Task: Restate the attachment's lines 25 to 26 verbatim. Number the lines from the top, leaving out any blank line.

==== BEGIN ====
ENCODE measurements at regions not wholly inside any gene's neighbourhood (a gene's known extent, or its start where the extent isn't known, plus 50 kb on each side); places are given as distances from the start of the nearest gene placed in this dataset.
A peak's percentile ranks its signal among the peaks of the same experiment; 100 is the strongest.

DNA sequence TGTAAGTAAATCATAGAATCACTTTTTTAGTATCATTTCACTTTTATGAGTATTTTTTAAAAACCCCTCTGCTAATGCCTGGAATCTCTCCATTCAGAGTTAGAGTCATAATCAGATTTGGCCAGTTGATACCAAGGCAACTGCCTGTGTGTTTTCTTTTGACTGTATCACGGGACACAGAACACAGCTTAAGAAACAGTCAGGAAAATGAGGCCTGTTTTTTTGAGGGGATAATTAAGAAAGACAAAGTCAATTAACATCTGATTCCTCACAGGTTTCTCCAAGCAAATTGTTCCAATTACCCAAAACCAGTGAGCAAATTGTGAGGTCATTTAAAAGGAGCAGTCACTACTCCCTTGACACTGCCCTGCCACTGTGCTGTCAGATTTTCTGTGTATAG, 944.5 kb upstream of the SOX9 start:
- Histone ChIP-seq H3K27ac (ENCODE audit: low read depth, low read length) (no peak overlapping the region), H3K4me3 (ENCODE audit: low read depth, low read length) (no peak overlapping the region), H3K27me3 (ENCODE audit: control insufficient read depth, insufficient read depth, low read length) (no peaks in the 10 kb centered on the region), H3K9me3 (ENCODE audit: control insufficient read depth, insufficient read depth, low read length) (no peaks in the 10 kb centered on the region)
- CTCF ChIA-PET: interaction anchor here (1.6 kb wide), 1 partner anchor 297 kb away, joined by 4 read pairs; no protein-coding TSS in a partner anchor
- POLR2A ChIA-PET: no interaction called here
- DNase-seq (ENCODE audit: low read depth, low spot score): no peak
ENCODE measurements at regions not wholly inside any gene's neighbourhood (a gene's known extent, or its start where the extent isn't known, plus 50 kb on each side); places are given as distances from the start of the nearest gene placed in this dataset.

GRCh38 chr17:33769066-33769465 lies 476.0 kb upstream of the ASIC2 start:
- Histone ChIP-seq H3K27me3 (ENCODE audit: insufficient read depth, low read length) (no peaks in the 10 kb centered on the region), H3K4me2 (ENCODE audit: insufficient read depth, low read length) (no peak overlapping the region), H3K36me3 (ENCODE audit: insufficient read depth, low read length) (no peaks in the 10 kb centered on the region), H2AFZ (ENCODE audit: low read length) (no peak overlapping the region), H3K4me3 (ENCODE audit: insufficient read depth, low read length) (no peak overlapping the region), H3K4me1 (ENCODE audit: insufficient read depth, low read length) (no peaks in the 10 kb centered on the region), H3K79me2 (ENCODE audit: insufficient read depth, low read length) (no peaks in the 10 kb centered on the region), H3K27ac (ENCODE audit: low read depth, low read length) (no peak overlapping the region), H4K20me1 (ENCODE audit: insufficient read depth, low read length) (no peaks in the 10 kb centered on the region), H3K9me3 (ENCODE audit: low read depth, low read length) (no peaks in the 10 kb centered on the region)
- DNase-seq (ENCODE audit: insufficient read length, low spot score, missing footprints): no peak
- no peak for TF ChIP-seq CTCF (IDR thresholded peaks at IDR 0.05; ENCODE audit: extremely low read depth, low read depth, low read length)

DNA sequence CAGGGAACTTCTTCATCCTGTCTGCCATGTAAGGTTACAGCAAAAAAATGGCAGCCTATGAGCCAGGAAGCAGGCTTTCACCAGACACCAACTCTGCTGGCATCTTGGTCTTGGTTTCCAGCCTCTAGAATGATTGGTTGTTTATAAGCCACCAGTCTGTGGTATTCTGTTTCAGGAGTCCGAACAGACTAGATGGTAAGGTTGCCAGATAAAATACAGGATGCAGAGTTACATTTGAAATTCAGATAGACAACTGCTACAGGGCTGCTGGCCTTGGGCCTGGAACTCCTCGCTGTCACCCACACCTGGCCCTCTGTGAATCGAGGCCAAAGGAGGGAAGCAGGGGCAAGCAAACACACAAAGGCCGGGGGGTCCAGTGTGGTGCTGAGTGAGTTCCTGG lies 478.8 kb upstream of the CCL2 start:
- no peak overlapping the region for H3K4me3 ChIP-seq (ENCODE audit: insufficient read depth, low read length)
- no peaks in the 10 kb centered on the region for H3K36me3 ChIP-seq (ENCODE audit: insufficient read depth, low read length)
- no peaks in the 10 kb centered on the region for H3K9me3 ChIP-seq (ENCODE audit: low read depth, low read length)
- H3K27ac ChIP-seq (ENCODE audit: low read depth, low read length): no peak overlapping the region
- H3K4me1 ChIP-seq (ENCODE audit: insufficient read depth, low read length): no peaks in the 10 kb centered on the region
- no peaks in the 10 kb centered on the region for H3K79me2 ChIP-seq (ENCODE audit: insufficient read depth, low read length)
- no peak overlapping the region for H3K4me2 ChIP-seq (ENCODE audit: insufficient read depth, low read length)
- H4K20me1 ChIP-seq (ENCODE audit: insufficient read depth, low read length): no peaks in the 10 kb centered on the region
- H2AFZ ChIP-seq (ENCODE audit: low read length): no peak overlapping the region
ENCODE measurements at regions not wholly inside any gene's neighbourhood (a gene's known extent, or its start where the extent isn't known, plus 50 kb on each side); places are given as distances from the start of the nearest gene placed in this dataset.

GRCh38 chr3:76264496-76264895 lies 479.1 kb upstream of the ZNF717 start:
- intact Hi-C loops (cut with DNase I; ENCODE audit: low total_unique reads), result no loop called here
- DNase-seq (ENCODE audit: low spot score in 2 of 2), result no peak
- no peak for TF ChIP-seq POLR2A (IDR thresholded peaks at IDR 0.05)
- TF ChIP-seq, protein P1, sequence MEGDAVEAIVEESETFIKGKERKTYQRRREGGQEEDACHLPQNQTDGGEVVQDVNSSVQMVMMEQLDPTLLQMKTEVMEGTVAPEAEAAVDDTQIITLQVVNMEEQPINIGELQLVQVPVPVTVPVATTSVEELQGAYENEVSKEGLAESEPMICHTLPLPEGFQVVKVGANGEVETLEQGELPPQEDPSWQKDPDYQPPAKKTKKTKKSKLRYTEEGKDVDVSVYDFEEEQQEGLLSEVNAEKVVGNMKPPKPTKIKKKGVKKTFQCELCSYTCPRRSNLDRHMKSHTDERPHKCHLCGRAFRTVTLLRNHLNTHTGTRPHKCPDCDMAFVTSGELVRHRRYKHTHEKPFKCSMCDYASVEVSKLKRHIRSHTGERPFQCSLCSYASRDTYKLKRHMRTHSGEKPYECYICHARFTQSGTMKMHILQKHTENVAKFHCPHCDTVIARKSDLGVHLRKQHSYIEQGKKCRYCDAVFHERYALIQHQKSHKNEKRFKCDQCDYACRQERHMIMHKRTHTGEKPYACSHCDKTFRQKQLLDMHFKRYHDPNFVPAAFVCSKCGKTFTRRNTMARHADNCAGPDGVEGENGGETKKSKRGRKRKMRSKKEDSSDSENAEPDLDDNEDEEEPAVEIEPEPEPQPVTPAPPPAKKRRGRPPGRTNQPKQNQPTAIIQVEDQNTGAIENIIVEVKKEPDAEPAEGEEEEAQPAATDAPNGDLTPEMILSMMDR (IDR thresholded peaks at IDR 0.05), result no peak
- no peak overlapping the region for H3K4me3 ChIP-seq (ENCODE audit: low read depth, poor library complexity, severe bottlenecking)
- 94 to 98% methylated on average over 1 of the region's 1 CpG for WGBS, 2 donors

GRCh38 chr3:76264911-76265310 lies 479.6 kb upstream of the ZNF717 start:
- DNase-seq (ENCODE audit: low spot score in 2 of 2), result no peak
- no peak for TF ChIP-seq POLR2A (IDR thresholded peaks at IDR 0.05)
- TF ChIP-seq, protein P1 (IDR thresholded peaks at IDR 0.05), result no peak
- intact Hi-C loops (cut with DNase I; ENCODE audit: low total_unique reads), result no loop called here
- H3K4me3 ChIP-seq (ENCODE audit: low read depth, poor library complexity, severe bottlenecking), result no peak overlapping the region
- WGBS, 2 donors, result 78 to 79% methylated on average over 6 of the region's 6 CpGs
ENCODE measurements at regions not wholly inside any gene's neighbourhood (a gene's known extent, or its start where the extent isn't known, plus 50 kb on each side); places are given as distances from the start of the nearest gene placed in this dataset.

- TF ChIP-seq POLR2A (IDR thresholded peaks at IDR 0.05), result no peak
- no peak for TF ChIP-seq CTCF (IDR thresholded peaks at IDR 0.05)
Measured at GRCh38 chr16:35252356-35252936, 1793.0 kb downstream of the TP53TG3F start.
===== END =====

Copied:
- intact Hi-C loops (cut with DNase I; ENCODE audit: low total_unique reads), result no loop called here
- DNase-seq (ENCODE audit: low spot score in 2 of 2), result no peak